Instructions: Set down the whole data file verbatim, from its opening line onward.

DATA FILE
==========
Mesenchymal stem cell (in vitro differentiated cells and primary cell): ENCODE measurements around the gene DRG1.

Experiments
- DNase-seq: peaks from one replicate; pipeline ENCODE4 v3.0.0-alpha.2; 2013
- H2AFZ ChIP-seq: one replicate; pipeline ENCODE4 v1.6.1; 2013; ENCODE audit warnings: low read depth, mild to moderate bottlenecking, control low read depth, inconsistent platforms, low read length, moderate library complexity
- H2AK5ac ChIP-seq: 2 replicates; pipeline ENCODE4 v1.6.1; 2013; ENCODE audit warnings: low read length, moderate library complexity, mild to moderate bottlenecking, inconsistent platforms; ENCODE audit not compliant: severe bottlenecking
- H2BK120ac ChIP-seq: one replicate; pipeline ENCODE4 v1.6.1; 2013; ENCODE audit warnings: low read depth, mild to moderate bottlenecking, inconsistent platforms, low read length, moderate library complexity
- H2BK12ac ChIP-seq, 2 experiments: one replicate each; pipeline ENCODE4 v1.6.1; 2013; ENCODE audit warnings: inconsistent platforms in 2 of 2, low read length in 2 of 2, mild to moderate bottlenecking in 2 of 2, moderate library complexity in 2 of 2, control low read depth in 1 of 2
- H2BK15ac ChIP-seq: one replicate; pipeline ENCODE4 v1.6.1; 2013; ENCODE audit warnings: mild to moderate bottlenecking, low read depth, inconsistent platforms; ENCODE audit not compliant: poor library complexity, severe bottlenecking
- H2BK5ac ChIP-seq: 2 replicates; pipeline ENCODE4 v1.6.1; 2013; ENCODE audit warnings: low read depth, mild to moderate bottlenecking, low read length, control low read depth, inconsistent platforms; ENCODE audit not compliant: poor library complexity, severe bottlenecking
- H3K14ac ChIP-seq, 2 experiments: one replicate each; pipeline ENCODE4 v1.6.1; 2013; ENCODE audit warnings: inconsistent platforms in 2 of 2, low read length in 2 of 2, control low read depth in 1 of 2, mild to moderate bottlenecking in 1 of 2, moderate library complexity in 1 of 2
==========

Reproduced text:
Mesenchymal stem cell (in vitro differentiated cells and primary cell): ENCODE measurements around the gene DRG1.

Experiments
- DNase-seq: peaks from one replicate; pipeline ENCODE4 v3.0.0-alpha.2; 2013
- H2AFZ ChIP-seq: one replicate; pipeline ENCODE4 v1.6.1; 2013; ENCODE audit warnings: low read depth, mild to moderate bottlenecking, control low read depth, inconsistent platforms, low read length, moderate library complexity
- H2AK5ac ChIP-seq: 2 replicates; pipeline ENCODE4 v1.6.1; 2013; ENCODE audit warnings: low read length, moderate library complexity, mild to moderate bottlenecking, inconsistent platforms; ENCODE audit not compliant: severe bottlenecking
- H2BK120ac ChIP-seq: one replicate; pipeline ENCODE4 v1.6.1; 2013; ENCODE audit warnings: low read depth, mild to moderate bottlenecking, inconsistent platforms, low read length, moderate library complexity
- H2BK12ac ChIP-seq, 2 experiments: one replicate each; pipeline ENCODE4 v1.6.1; 2013; ENCODE audit warnings: inconsistent platforms in 2 of 2, low read length in 2 of 2, mild to moderate bottlenecking in 2 of 2, moderate library complexity in 2 of 2, control low read depth in 1 of 2
- H2BK15ac ChIP-seq: one replicate; pipeline ENCODE4 v1.6.1; 2013; ENCODE audit warnings: mild to moderate bottlenecking, low read depth, inconsistent platforms; ENCODE audit not compliant: poor library complexity, severe bottlenecking
- H2BK5ac ChIP-seq: 2 replicates; pipeline ENCODE4 v1.6.1; 2013; ENCODE audit warnings: low read depth, mild to moderate bottlenecking, low read length, control low read depth, inconsistent platforms; ENCODE audit not compliant: poor library complexity, severe bottlenecking
- H3K14ac ChIP-seq, 2 experiments: one replicate each; pipeline ENCODE4 v1.6.1; 2013; ENCODE audit warnings: inconsistent platforms in 2 of 2, low read length in 2 of 2, control low read depth in 1 of 2, mild to moderate bottlenecking in 1 of 2, moderate library complexity in 1 of 2